[The Inflation Reduction Act alone has led to billions of new investments and thousands of new jobs that did not pull from other sectors of the economy. BMW is building a new EV assembly line in South Carolina., which does not come at the expense of employment elsewhere. Layoffs happen all the time in a variety of industries, for a variety of reasons, including mismanagement. The net manufacturing jobs argument is weak because it means that if we lost 1,000 auto parts manufacturers, which is likely as autos go electric anyway, but gain 500 in EV battery manufacturing – instead of it being imported from Asia – that the policy has somehow failed.]
Josh Gotbaum, Economist, Brookings:
“These (export restricted) technologies being dual use also makes enforcing export controls (on China) more difficult. The administration can limit the transfer of some technologies to China only with the cooperation of other countries to prevent diversion. Russia’s ability to access certain chips despite sanctions is a reminder of the difficulties involved. Export controls are now taking place in a world with far more international trade. The world economy is much different today and the U.S. remains heavily trade dependent. That there’s no attempt to ‘decouple’ the U.S. and Chinese economies seems sensible since some critical materials are now available only from China. But Sullivan suggests a more complicated agenda, noting the need for the U.S. and its allies to bolster economic ‘resilience’ to avoid supply disruptions.”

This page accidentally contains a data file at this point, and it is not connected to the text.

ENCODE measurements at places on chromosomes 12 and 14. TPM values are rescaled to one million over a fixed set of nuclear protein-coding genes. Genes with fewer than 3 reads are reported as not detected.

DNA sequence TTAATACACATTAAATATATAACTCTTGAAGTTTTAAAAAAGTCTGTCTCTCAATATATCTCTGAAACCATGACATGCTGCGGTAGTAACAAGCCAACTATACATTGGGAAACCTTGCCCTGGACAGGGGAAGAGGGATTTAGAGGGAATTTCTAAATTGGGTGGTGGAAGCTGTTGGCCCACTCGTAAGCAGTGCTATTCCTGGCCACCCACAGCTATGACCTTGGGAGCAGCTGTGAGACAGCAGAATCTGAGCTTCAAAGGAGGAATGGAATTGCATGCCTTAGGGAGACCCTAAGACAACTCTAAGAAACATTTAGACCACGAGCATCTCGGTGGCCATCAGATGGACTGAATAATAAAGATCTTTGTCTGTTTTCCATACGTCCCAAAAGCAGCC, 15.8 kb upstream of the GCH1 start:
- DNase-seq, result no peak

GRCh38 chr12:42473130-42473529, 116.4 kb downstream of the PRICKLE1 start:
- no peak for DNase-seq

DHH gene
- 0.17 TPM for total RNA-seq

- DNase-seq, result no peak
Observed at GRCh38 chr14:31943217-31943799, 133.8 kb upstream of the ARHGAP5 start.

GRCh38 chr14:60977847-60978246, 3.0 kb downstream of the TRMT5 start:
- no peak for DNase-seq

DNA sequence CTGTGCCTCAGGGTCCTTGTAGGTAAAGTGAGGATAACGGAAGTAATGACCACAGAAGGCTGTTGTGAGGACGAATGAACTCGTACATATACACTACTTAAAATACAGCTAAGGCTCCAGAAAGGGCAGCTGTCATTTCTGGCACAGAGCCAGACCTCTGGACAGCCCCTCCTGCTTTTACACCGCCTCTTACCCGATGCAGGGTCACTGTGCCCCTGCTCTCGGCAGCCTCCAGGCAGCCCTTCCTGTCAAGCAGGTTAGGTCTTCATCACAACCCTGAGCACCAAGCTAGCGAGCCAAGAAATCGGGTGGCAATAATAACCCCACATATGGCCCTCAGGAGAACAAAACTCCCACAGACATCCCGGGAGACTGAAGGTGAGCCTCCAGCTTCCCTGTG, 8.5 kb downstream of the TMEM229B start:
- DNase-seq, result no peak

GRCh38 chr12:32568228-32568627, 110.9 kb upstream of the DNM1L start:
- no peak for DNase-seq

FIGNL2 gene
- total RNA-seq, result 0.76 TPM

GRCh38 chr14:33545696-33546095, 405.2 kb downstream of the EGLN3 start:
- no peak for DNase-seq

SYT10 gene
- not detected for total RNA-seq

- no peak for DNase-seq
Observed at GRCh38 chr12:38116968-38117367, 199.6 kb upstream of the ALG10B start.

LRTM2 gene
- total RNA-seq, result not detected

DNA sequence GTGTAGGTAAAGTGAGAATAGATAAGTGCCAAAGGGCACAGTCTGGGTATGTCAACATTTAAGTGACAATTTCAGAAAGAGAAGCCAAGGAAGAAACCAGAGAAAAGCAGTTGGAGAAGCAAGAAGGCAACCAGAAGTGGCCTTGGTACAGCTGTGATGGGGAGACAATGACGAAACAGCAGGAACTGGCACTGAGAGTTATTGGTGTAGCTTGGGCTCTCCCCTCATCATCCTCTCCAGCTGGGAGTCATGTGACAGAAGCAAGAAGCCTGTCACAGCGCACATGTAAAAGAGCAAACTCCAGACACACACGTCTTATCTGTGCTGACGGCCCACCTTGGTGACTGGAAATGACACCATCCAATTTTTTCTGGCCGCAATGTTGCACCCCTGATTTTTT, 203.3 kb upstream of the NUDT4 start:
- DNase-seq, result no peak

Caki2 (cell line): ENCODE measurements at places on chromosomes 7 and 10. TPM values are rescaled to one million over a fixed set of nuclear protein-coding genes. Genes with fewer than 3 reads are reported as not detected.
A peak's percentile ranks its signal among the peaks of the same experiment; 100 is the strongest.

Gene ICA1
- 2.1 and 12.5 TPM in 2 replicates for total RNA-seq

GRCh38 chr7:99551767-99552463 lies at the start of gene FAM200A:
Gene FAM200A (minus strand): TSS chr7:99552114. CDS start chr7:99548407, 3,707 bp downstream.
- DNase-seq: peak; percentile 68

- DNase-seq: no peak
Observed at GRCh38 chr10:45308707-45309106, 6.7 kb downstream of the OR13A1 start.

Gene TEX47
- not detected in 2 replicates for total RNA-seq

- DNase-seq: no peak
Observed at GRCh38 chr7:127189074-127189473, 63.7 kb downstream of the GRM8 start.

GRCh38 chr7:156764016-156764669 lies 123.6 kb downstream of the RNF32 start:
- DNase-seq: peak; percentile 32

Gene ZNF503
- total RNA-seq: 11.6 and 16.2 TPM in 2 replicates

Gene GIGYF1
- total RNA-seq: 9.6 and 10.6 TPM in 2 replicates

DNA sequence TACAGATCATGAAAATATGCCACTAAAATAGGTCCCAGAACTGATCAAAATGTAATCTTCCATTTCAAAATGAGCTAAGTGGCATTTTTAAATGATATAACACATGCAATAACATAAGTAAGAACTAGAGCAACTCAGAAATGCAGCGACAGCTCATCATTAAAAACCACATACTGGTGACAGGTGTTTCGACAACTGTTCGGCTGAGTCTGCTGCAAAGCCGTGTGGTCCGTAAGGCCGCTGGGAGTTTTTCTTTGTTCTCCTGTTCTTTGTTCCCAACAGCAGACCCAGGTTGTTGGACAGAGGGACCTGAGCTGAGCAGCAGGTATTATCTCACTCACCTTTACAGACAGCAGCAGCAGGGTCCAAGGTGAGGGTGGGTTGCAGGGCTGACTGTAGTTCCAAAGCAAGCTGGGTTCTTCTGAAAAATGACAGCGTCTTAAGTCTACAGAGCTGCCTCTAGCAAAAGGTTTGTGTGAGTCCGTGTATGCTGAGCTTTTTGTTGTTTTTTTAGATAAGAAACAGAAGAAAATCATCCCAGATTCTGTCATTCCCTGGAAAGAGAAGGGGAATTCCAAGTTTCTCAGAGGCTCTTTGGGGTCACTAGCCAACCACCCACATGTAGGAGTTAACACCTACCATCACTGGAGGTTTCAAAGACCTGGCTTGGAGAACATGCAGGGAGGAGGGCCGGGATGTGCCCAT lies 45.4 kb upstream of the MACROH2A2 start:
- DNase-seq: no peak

Oren Cass, Director of American Compass and a Financial Times op-ed writer:
“It is disappointing that the Biden administration still refuses to apply its analysis properly to the challenge of America’s economic relationship with China, instead trusting that market forces will generate positive results. Sullivan characterized the China challenge in terms of national security, calling for a ‘small yard, high fence’ approach to economic restrictions. Because limiting military tech transfer and ensuring resilient supply chains are the issue, ‘we are for de-risking and diversifying, not decoupling.’ But even if China was to disarm tomorrow, credibly foreswearing any aspirations beyond its borders, its influence as an economic actor would remain deeply corrosive to American liberty and prosperity. Decoupling is essential. Our nation’s free enterprise system is incompatible with one dominated by state-owned, state-controlled, and state-subsidized competitors.”
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Sullivan also addressed steel. He said the U.S. and Europe are working on a policy that would restrict carbon-intensive steel production from its market. Most of that steel comes from Asia. U.S. steel is the least carbon-intensive as it relies heavily on recycled metals.
“The Global Arrangement on Steel and Aluminum that we’re negotiating with the European Union could be the first major trade deal to tackle both emissions intensity and over-capacity,” he said, naming China as the main culprit of the world’s steel glut.
But it came with a warning that the two sides might apply it to other sectors as well, something that may or may not be well received by American producers and other countries. “If we can apply it to steel and aluminum, we can look at how it applies to other sectors as well,” he said, without naming examples.
He added that the U.S. was committed to the World Trade Organization’s trade rules. “We (need to) ensure our competitors aren’t gaining an advantage by degrading the planet,” he said.